The University Geological Survey of Kansas, Volume 4 (Google eBook)

Front Cover
The Survey, 1898 - Geology - 594 pages
0 Reviews
  

What people are saying - Write a review

We haven't found any reviews in the usual places.

Common terms and phrases

Popular passages

Page 214 - Tylosaurns and •Platecarpus, to move about on terra firma without the aid of limbs, and these were not at all fitted for land locomotion. That they may have frequented the beaches for the purpose of depositing their eggs is probable, though not certain. They were certainly not viviparous. That they were pugnacious in the extreme is very evident from the many scars and mutilations which they suffered during life. I have observed exostosial growth in their lower jaws, the vertebra, especially those...
Page 475 - The second lateral sinus is about half as wide and nearly two-thirds as long as the first, more or less oblique, and rather deeply divided at the extremity into two subequal, bifurcating and obtusely digitate terminal branches. The second lateral lobe is as long as the second lateral sinus, but a little narrower, and ornamented with three variously digitate terminal branches, the middle one of which is longer than the others, a little oblique, and not exactly central. The third lateral lobe is small,...
Page 187 - The determination of this species rests on a series of specimens from the yellow chalk at a point six miles south of Sheridan, Kan. They consist of three vertebra; and fragments of atlas, with numerous portions of cranium and proximal extremity of scapula.
Page 463 - On attaining to two and one-half to three inches in diameter, costae, nodes, and keel becoming more prominent, the latter being strongly compressed and deeply and largely scalloped, with divisions rounded in outline ; while, at this stage of growth, the periphery as seen in profile would seem to be very deeply sulcated on each side of the keel, but this is due to the prominence of the row of nodes on either side of the same.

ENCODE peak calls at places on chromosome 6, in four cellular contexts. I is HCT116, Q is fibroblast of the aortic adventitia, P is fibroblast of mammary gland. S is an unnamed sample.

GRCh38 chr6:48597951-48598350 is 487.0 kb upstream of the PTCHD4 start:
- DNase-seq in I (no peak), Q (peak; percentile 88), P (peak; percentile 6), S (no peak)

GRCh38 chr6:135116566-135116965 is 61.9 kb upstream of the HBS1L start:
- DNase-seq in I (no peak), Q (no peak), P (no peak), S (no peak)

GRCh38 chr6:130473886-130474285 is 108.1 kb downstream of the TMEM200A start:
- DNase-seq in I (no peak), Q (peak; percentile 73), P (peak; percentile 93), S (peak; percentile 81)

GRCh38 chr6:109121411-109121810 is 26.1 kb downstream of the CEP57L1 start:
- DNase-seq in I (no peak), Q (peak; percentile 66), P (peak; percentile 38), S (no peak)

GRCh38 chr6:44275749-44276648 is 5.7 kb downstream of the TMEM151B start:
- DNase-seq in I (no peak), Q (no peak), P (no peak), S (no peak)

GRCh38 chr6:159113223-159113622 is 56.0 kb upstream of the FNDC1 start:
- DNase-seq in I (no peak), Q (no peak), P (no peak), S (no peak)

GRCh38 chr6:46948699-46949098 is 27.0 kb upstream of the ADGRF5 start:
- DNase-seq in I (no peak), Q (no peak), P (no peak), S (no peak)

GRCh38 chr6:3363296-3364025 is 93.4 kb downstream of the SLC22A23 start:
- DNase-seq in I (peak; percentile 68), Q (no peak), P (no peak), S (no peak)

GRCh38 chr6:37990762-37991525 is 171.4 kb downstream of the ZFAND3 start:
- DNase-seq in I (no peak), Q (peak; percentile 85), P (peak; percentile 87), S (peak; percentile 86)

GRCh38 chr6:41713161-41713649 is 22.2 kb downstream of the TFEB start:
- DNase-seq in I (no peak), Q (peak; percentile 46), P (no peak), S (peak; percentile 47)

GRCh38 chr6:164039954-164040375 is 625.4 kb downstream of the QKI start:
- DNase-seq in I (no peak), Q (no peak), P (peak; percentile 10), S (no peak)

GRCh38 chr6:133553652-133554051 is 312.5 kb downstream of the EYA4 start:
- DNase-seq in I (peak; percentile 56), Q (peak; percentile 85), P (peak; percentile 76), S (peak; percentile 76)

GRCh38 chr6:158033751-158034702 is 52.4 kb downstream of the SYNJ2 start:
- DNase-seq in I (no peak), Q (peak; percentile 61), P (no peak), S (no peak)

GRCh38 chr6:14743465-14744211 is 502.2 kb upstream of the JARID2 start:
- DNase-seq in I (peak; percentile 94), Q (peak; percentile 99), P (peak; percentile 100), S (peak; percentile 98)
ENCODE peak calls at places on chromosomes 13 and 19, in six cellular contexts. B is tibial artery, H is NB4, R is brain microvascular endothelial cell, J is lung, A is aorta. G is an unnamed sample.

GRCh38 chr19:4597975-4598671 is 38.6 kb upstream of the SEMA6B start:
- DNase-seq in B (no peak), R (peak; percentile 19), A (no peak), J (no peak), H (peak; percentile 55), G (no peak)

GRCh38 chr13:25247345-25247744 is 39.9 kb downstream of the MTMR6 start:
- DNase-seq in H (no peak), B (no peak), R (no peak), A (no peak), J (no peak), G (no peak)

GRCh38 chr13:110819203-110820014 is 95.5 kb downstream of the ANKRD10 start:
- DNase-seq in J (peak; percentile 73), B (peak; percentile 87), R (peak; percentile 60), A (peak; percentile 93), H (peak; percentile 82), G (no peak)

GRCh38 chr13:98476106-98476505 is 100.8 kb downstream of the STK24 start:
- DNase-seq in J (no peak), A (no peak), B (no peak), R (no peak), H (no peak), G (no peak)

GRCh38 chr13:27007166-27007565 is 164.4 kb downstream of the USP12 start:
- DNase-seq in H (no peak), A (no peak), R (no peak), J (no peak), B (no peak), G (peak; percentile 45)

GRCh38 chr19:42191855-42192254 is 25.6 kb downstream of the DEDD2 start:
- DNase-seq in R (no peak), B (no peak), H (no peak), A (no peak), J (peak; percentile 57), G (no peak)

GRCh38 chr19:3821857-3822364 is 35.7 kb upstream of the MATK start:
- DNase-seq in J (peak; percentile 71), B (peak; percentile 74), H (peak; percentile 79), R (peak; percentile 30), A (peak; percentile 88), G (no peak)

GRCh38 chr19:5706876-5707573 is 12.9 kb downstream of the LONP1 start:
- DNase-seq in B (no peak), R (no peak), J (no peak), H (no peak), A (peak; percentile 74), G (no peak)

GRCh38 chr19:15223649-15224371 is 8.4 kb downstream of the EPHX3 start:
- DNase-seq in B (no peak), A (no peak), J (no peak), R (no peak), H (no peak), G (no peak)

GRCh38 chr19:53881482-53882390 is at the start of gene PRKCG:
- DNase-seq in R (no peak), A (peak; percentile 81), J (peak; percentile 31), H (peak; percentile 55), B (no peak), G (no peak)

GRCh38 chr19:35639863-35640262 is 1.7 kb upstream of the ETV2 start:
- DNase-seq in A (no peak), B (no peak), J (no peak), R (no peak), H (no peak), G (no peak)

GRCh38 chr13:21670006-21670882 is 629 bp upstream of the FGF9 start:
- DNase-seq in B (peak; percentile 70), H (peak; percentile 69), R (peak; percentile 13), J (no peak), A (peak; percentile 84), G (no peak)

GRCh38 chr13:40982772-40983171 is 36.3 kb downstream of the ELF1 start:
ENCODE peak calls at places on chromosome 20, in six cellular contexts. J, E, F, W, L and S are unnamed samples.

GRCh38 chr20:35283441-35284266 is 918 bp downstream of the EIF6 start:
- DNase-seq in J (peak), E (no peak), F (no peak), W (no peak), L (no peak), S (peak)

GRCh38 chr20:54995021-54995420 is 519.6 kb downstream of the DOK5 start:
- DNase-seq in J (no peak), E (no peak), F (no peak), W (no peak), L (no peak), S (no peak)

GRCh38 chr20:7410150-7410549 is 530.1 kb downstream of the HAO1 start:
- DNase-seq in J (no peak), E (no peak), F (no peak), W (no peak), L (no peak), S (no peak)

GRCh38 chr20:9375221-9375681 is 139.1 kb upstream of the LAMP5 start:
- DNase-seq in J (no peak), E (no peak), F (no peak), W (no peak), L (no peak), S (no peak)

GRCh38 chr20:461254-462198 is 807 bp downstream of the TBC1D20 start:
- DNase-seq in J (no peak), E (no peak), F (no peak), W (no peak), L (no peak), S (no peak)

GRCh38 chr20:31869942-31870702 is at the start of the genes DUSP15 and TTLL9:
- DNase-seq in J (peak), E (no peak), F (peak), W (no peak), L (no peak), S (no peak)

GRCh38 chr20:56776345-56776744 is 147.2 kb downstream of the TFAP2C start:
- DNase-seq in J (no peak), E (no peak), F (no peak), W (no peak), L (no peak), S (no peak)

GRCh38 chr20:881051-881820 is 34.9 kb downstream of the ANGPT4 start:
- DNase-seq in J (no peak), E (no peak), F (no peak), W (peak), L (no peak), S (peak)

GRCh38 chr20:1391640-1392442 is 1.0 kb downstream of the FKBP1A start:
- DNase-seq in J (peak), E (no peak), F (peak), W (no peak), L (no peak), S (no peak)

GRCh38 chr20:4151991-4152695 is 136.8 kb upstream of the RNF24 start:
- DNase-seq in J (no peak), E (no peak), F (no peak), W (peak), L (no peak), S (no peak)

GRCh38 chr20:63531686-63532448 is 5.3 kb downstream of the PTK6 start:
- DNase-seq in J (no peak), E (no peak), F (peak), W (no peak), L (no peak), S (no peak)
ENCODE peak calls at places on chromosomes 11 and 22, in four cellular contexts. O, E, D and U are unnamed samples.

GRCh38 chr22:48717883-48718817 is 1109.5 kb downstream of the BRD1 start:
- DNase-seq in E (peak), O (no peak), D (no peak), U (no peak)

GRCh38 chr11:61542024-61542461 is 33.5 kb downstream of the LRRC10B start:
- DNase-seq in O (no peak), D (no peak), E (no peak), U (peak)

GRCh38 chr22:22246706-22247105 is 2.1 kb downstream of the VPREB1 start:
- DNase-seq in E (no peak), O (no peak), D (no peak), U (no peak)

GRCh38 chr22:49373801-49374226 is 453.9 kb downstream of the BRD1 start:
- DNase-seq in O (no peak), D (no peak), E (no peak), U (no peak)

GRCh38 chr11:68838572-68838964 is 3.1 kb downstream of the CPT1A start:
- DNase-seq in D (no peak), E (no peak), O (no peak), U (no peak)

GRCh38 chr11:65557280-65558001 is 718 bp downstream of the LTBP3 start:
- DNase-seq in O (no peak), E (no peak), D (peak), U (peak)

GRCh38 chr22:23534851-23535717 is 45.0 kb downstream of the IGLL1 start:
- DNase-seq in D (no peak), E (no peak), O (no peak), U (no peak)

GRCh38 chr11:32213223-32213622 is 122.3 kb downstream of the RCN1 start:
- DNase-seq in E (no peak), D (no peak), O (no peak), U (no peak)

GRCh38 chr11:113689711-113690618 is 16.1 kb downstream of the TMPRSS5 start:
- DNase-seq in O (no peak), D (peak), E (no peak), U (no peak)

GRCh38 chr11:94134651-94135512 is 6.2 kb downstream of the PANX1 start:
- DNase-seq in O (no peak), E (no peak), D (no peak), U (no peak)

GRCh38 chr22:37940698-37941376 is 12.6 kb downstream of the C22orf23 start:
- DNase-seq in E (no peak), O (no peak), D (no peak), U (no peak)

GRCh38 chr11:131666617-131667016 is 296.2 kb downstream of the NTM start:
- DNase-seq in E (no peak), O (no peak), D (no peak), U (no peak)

Page 30 - ... bottom among shallow pools from which his exhausted energies could not extricate him. PART II — GEOLOGY. The geology of this region has been very partially explored, but appears to be quite simple. The following description of the section along the line of the Kansas Pacific Railroad, will probably apply to similar sections north and south of it. The formations referable to the cretacious period on this line, are those called by Messrs.
Page 460 - ... gradually in size, somewhat compressed laterally, and a little excavated without being distinctly channeled on each side of the ventral keel ; inner ones but slightly embraced by each succeeding turn, and consequently well exposed in the wide umbilicus. Surface ornamented with numerous unequal...
Page 467 - Shell compressed-discoidal, wi th umbilicus apparently nearly or quite twice as wide as the outer whorl ; volutions very narrow, with dorso-ventral and transverse diameters equal, and section subquadrangular, those within scarcely one-sixth embraced by the succeeding turn ; cost...
Page 473 - Shell compressed- subglobose; rounded on the periphery; umbilicus small, deep, and acutely conical, between one-third and one-half as wide as the breadth of the outer whorl from the dorsal to the ventral side, showing about one-third of each inner volution. Whorls increasing rather rapidly in size, particularly in convexity, sloping on each side from near the umbilicus (with a slightly convex outline) toward the periphery, and rounding abruptly into the umbilicus on the inner side, each of those...
Page 506 - ... about two to three or four sinuous, spreading and digitate branchlets: first lateral lobe oblong-ovate, being longer and narrower than the siphonal lobe, and deeply divided at its end into two very nearly equal branches, with each four to five spreading and digitate subdivisions, in part generally so arranged as to give the main branches a tripartite appearance at their extremities ; second lateral sinus of nearly the same size as the first, and, excepting in unimportant details, similarly branched...
Page 450 - Shell medium size, equivalve or nearly so, valves suborbicular, height of the valves being greater than their lengths from the anterior to the posterior side, very gibbous ; anterior and posterior sides rounded, and forming with the base about three-fourths of a circle, the posterior curve being broader than the other ; cardinal margin comparatively short, and apparently a little arched; beaks large, elevated, gibbous, distinctly incurved and directed obliquely forward, so as to bring its point near...

Bibliographic information